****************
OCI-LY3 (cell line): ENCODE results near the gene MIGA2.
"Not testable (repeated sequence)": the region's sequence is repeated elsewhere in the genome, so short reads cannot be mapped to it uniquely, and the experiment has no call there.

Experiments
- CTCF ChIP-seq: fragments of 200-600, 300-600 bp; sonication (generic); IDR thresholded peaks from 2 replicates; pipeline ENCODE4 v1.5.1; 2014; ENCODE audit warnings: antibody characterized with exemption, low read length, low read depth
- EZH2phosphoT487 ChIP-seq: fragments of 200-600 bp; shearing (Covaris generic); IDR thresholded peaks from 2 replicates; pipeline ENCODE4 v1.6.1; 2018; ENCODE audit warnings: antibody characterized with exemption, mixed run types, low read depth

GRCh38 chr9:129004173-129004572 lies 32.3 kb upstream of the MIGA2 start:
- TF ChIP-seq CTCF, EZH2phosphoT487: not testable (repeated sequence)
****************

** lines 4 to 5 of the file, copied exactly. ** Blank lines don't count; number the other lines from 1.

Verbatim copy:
- CTCF ChIP-seq: fragments of 200-600, 300-600 bp; sonication (generic); IDR thresholded peaks from 2 replicates; pipeline ENCODE4 v1.5.1; 2014; ENCODE audit warnings: antibody characterized with exemption, low read length, low read depth
- EZH2phosphoT487 ChIP-seq: fragments of 200-600 bp; shearing (Covaris generic); IDR thresholded peaks from 2 replicates; pipeline ENCODE4 v1.6.1; 2018; ENCODE audit warnings: antibody characterized with exemption, mixed run types, low read depth